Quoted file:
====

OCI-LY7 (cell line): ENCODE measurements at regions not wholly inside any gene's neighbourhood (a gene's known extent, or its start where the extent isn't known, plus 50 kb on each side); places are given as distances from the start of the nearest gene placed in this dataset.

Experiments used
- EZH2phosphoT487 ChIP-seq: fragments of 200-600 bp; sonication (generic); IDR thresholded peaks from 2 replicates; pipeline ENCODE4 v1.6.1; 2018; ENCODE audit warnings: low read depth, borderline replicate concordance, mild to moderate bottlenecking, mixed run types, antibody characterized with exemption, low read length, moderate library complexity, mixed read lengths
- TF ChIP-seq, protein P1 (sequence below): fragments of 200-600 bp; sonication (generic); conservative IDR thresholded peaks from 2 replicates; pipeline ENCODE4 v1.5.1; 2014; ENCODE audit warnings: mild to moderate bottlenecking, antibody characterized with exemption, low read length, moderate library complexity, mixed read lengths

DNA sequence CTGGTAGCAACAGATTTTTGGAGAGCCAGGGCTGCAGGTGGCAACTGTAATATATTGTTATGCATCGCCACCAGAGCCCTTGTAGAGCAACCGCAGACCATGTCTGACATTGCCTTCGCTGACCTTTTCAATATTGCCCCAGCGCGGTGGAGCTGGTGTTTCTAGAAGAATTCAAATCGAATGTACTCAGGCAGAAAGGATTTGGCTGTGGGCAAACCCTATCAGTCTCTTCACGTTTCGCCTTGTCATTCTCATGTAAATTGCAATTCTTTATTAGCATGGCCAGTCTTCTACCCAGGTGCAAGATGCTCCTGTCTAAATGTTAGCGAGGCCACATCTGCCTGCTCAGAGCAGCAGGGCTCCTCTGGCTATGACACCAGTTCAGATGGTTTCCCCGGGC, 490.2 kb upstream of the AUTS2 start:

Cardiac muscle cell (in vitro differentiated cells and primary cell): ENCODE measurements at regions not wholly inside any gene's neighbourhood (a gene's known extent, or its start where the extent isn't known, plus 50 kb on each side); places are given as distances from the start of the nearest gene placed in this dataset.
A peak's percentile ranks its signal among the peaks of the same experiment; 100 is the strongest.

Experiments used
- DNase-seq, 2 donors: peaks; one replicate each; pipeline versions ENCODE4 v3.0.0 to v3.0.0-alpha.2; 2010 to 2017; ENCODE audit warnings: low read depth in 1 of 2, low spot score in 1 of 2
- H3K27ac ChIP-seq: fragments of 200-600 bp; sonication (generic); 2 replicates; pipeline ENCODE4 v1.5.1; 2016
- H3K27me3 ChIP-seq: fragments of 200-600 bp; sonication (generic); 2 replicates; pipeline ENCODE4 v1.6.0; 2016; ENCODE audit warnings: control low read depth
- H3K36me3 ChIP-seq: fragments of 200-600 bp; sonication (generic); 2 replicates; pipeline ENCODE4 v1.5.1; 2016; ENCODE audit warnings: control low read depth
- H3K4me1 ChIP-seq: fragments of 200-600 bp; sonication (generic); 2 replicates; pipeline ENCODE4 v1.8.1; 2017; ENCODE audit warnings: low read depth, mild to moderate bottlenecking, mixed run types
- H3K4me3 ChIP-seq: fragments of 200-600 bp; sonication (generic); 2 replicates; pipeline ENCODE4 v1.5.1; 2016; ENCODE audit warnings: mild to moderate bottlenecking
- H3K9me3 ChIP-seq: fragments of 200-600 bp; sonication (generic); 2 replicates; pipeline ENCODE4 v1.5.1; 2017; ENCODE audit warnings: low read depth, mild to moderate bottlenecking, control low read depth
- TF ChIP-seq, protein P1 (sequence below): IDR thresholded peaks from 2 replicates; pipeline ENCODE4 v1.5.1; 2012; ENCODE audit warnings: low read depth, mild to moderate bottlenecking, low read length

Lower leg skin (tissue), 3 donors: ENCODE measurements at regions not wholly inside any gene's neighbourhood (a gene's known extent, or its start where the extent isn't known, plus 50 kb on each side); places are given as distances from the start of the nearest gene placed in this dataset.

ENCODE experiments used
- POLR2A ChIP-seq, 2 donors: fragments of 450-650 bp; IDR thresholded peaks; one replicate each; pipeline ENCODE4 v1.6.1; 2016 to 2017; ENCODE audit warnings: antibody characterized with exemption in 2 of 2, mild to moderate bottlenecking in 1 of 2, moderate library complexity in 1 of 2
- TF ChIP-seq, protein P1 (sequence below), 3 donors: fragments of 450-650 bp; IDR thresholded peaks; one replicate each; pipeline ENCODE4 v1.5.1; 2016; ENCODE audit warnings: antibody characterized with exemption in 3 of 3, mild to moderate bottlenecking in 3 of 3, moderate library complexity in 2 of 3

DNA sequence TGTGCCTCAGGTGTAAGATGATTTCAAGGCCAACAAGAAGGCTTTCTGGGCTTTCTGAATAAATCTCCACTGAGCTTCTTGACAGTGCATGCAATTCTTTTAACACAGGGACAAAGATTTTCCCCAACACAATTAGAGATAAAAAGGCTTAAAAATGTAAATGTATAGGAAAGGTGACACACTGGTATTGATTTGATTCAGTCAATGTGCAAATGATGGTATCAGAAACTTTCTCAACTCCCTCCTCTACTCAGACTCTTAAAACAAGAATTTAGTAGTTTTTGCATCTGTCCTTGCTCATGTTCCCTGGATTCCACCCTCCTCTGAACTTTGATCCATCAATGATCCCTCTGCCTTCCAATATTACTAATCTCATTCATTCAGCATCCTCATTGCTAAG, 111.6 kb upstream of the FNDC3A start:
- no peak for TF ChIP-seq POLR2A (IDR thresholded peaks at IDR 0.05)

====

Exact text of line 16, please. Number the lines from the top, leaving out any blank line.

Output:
- TF ChIP-seq, protein P1 (sequence below): IDR thresholded peaks from 2 replicates; pipeline ENCODE4 v1.5.1; 2012; ENCODE audit warnings: low read depth, mild to moderate bottlenecking, low read length